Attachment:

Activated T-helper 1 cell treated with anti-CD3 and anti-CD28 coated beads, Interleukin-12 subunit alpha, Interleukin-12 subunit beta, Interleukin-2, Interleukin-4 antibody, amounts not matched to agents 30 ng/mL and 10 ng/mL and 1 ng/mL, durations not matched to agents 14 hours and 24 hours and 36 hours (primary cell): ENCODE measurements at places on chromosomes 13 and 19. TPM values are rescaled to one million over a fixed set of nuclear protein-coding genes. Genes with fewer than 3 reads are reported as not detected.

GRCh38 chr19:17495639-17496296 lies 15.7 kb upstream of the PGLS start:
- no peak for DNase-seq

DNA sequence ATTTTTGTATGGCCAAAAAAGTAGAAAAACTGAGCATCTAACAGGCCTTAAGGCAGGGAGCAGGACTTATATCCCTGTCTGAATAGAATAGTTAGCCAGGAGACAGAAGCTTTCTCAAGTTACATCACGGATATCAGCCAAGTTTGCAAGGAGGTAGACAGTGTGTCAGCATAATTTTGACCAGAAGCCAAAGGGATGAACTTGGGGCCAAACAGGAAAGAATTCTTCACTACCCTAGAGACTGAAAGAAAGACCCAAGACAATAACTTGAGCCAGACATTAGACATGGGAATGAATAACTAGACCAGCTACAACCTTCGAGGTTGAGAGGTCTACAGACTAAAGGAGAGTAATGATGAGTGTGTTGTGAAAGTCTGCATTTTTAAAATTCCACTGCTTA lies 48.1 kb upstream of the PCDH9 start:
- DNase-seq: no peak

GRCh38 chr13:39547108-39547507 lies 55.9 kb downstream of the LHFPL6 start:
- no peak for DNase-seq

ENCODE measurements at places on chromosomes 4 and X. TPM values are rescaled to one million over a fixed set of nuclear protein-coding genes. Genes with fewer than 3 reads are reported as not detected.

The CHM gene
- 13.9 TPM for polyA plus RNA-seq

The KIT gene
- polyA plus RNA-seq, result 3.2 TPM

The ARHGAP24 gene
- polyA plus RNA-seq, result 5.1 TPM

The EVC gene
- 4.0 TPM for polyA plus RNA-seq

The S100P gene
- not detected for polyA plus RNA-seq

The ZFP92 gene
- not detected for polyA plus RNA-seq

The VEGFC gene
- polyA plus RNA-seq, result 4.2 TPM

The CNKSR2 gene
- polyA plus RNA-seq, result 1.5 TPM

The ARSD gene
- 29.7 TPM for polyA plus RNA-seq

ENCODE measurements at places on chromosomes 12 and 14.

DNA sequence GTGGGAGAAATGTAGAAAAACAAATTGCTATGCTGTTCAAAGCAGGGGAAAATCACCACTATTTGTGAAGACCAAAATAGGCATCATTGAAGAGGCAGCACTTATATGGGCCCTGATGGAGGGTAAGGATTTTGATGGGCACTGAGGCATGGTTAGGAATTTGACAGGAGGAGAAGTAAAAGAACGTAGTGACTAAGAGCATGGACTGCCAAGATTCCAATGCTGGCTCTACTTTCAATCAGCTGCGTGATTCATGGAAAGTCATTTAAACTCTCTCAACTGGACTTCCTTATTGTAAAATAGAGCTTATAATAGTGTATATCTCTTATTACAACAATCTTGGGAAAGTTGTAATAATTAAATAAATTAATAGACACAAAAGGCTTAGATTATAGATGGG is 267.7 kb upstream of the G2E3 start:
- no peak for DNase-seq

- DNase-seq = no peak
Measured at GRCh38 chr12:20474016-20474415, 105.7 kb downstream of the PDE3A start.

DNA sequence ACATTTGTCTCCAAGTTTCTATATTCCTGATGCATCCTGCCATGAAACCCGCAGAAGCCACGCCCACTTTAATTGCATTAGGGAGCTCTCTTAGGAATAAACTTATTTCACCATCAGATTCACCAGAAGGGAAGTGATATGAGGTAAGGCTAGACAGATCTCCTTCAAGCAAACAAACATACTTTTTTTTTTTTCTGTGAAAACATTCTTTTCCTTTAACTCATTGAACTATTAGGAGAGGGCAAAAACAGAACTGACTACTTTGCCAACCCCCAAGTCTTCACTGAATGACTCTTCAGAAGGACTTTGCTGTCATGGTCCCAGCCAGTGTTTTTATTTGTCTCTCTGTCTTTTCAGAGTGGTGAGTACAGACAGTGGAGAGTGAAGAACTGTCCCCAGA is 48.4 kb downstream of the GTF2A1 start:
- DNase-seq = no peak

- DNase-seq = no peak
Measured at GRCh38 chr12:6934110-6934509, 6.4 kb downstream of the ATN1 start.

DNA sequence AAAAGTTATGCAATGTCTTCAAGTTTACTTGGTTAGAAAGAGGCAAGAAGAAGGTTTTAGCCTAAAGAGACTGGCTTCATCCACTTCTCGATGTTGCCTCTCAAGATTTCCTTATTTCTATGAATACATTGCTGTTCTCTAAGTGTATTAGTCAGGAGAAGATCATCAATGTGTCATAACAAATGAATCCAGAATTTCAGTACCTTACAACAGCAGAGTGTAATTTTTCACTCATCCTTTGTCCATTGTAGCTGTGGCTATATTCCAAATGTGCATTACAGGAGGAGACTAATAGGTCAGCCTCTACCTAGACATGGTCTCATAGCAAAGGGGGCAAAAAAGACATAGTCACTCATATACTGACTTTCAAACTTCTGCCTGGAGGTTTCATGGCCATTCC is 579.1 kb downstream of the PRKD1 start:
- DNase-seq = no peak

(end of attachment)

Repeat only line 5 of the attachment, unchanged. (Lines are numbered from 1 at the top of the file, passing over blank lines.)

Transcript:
- DNase-seq: no peak